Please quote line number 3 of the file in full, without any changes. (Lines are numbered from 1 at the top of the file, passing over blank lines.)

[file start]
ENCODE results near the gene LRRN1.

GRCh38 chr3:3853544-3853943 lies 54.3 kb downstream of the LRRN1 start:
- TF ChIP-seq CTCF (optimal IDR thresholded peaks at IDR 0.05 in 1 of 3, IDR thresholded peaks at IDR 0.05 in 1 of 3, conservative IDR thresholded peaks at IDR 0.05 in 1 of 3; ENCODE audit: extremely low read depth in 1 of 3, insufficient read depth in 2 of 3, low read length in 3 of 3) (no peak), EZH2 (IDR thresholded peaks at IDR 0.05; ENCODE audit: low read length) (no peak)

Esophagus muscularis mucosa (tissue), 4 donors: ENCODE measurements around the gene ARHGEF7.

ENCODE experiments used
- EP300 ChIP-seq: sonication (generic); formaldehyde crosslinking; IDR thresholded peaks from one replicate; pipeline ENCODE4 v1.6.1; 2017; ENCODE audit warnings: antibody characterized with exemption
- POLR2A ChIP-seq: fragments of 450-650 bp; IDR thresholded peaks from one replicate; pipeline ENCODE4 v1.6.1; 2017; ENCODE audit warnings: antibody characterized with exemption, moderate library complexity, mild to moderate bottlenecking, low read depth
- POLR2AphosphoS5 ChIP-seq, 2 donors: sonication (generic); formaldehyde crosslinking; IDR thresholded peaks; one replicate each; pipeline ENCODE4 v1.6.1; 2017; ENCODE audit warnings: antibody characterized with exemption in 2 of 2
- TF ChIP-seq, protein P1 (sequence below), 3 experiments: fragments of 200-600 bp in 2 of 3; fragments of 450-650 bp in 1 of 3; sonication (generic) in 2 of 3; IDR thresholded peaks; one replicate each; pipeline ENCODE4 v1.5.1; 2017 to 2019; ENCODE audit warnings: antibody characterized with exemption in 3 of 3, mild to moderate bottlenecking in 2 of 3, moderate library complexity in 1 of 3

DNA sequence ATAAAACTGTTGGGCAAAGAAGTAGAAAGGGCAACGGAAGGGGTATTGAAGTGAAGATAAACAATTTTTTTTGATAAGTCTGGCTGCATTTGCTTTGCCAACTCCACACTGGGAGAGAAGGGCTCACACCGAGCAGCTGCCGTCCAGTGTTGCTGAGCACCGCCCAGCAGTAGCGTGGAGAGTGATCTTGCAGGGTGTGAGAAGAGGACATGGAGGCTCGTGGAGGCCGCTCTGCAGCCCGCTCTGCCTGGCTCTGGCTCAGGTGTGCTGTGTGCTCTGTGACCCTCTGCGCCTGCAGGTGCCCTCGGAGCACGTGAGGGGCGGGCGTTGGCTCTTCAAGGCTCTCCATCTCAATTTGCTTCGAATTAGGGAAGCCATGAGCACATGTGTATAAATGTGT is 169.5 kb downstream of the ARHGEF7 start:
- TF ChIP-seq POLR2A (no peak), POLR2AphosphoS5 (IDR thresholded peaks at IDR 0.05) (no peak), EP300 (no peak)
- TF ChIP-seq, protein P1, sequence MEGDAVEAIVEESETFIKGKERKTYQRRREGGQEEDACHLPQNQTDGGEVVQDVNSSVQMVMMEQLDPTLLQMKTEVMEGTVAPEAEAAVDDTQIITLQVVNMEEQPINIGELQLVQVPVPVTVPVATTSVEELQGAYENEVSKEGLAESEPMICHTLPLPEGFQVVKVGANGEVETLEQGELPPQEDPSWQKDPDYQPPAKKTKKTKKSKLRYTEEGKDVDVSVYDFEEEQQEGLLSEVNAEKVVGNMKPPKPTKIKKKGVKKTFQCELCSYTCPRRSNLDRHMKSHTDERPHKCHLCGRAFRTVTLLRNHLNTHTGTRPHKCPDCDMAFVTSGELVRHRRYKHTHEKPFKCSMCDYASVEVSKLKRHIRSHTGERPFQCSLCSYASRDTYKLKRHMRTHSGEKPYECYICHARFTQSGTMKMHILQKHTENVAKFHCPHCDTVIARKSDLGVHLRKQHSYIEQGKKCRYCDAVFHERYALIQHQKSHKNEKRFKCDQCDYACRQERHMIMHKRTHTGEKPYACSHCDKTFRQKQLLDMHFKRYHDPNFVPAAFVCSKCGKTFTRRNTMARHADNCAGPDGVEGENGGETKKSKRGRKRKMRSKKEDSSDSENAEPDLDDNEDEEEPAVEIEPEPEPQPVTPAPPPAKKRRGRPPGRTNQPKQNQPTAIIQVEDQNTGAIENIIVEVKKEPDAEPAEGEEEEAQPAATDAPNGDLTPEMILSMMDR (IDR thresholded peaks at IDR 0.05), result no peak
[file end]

- TF ChIP-seq CTCF (optimal IDR thresholded peaks at IDR 0.05 in 1 of 3, IDR thresholded peaks at IDR 0.05 in 1 of 3, conservative IDR thresholded peaks at IDR 0.05 in 1 of 3; ENCODE audit: extremely low read depth in 1 of 3, insufficient read depth in 2 of 3, low read length in 3 of 3) (no peak), EZH2 (IDR thresholded peaks at IDR 0.05; ENCODE audit: low read length) (no peak)